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Nature. 2014 Oct 23;514(7523):450-4. doi: 10.1038/nature13807. Epub 2014 Oct 1.

Pulmonary macrophage transplantation therapy.

Author information

1
Division of Pulmonary Biology, Perinatal Institute, Cincinnati Children's Hospital Medical Center, 3333 Burnet Avenue, Cincinnati, Ohio 45229, USA.
2
Division of Experimental Hematology, Cincinnati Children's Hospital Medical Center, 3333 Burnet Avenue, Cincinnati, Ohio 45229, USA.
3
RG Reprograming and Gene Therapy, Institute of Experimental Hematology, Hannover Medical School, Carl Neuberg-Str. 1, 30625 Hannover, Germany.
4
1] Department of Stem Cell and Regenerative Biology, Harvard University, Cambridge, Massachusetts 02138, USA [2] Broad Institute of Massachusetts Institute of Technology and Harvard University, Cambridge, Massachusetts 02138, USA.
5
Division of Pulmonary Medicine, Cincinnati Children's Hospital Medical Center, 3333 Burnet Avenue, Cincinnati, Ohio 45229, USA.
6
1] Division of Pulmonary Biology, Perinatal Institute, Cincinnati Children's Hospital Medical Center, 3333 Burnet Avenue, Cincinnati, Ohio 45229, USA [2] Division of Pulmonary Medicine, Cincinnati Children's Hospital Medical Center, 3333 Burnet Avenue, Cincinnati, Ohio 45229, USA [3] Division of Pulmonary, Critical Care, and Sleep Medicine, University of Cincinnati Medical Center, 3333 Burnet Avenue, Cincinnati, Ohio 45229, USA.

Abstract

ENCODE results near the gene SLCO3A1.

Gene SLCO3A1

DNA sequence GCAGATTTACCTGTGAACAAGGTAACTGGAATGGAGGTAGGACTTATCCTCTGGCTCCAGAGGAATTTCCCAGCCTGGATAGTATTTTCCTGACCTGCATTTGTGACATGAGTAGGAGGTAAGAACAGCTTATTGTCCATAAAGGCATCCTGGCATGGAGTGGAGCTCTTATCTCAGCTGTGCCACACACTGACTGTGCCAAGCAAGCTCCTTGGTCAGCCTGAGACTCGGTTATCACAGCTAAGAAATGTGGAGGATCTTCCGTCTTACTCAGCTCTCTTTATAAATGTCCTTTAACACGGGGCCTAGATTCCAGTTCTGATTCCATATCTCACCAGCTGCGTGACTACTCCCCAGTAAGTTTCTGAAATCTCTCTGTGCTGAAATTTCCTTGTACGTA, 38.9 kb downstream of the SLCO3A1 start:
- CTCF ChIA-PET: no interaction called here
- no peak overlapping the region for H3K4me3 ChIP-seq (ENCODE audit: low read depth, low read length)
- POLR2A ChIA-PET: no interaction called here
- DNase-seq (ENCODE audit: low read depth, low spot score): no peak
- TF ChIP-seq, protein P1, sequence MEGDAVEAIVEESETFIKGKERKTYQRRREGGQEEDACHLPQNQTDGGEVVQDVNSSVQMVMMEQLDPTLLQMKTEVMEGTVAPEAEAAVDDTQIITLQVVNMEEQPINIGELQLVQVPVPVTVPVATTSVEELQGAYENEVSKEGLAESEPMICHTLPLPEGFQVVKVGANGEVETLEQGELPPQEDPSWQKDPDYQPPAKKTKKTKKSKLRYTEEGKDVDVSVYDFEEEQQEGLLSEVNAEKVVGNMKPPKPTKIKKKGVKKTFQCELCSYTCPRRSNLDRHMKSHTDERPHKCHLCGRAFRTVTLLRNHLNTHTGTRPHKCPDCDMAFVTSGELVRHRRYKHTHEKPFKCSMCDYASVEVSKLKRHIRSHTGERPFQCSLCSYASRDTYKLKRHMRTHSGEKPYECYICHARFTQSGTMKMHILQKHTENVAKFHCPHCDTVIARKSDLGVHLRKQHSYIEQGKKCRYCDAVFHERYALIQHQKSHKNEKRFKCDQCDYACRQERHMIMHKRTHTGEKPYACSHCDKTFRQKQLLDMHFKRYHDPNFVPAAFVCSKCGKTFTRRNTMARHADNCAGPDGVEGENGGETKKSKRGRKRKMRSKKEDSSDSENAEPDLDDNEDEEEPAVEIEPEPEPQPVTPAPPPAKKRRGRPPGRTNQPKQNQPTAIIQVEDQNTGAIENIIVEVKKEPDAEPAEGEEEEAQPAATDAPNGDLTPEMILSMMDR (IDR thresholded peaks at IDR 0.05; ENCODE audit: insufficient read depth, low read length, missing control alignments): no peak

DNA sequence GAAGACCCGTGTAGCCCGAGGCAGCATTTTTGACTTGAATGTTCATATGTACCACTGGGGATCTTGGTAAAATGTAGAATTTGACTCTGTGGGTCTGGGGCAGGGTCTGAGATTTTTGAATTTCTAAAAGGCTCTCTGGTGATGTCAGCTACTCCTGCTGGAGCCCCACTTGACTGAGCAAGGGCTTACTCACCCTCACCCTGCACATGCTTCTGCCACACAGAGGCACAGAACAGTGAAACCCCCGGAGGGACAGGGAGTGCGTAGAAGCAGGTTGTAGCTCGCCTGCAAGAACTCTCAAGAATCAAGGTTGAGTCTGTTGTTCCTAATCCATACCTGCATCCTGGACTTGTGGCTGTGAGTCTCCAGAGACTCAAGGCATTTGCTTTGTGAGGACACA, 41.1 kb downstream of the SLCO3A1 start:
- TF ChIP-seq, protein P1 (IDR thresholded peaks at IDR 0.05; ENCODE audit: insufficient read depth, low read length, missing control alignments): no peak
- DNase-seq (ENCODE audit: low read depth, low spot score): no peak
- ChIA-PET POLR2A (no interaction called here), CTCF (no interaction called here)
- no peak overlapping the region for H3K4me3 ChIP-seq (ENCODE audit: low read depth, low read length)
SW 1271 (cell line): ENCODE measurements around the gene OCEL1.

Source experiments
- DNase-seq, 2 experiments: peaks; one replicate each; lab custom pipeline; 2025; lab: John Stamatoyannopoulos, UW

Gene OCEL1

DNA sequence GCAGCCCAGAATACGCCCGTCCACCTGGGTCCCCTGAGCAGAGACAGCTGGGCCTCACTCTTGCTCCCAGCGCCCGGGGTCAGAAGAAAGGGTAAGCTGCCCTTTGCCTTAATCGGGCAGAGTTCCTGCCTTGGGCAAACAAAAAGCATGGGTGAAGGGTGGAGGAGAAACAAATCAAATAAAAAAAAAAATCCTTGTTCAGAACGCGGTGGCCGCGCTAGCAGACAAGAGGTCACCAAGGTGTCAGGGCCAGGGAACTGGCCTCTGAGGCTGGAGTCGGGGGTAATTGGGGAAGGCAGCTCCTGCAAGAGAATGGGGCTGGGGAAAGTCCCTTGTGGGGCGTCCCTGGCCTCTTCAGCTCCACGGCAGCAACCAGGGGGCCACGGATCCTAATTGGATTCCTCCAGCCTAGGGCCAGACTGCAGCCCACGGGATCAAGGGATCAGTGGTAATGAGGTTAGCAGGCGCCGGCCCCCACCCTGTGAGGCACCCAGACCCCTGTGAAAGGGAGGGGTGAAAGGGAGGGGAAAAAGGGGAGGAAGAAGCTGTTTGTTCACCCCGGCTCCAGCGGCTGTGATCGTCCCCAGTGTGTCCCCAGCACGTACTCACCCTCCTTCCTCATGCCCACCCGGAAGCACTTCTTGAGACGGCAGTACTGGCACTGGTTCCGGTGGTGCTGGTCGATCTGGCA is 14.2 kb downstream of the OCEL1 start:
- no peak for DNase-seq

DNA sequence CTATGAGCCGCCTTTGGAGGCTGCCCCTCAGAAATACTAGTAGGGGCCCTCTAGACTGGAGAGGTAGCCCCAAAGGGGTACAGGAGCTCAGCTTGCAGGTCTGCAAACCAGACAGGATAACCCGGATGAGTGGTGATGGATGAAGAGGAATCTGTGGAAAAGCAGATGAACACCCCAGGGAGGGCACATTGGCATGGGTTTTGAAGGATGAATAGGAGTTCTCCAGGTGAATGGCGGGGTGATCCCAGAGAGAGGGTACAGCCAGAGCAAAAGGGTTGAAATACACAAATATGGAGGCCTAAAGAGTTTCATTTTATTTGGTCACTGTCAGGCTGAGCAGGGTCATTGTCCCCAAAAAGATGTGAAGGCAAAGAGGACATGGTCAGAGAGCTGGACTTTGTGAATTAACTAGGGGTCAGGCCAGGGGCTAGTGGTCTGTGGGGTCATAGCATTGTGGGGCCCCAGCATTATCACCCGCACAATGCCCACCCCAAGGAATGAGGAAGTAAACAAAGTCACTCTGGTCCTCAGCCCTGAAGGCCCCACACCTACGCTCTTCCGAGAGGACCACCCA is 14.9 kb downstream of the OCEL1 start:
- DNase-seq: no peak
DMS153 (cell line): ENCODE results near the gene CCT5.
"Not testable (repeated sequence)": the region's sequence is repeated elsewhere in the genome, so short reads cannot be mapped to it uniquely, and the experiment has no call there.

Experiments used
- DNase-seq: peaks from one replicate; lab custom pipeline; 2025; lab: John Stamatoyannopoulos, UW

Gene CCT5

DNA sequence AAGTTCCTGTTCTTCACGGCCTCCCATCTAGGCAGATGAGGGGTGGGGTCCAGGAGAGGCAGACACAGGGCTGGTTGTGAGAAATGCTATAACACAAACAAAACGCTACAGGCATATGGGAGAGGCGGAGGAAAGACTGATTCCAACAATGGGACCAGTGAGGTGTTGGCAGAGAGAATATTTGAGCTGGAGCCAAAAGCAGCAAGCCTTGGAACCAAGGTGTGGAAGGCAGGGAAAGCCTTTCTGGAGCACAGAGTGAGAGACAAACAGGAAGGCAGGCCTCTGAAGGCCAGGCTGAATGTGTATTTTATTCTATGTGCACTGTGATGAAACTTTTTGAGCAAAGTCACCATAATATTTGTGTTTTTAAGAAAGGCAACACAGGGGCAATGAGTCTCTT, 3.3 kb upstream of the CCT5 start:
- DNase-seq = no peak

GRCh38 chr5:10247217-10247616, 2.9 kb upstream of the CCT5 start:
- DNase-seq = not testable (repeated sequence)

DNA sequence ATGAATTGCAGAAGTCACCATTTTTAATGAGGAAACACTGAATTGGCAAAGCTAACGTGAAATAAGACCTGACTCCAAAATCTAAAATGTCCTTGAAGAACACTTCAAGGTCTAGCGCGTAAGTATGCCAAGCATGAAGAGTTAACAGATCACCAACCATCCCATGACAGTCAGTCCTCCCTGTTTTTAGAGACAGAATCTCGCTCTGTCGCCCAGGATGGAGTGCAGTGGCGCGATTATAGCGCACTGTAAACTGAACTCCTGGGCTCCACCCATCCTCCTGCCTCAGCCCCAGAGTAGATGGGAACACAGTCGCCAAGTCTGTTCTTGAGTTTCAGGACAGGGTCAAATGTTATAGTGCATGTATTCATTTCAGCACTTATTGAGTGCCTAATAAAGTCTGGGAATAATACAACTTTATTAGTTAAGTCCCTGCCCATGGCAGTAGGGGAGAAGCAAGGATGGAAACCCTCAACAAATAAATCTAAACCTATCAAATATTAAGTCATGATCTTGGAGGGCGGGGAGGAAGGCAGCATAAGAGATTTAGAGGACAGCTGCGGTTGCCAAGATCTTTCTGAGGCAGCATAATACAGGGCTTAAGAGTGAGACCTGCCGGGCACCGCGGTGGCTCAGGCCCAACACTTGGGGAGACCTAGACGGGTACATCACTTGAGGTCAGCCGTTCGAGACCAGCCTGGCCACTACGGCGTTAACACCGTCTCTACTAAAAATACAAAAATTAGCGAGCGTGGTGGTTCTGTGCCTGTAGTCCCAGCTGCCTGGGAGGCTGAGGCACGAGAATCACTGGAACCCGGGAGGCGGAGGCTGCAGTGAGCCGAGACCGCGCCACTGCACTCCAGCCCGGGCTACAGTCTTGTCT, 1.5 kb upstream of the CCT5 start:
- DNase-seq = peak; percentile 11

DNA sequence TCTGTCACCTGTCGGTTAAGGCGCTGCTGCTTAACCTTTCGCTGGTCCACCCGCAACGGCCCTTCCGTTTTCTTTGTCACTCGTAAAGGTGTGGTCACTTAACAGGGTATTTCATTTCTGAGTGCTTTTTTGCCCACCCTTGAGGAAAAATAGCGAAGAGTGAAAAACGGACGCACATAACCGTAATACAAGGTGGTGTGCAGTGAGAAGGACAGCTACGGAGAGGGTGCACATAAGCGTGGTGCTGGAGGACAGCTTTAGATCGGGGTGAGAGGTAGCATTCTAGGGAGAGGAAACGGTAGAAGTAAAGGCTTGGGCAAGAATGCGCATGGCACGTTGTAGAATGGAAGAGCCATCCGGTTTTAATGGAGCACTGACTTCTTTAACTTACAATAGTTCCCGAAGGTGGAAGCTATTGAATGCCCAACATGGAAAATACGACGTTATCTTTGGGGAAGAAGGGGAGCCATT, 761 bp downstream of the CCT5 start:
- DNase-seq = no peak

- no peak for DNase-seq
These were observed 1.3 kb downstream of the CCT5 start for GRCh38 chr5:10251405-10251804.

Bone-marrow transplantation is an effective cell therapy but requires myeloablation, which increases infection risk and mortality. Recent lineage-tracing studies documenting that resident macrophage populations self-maintain independently of haematological progenitors prompted us to consider organ-targeted, cell-specific therapy. Here, using granulocyte-macrophage colony-stimulating factor (GM-CSF) receptor-β-deficient (Csf2rb(-/-)) mice that develop a myeloid cell disorder identical to hereditary pulmonary alveolar proteinosis (hPAP) in children with CSF2RA or CSF2RB mutations, we show that pulmonary macrophage transplantation (PMT) of either wild-type or Csf2rb-gene-corrected macrophages without myeloablation was safe and well-tolerated and that one administration corrected the lung disease, secondary systemic manifestations and normalized disease-related biomarkers, and prevented disease-specific mortality. PMT-derived alveolar macrophages persisted for at least one year as did therapeutic effects. Our findings identify mechanisms regulating alveolar macrophage population size in health and disease, indicate that GM-CSF is required for phenotypic determination of alveolar macrophages, and support translation of PMT as the first specific therapy for children with hPAP.

PMID:
25274301
PMCID:
PMC4236859
DOI:
10.1038/nature13807
[Indexed for MEDLINE]
Free PMC Article

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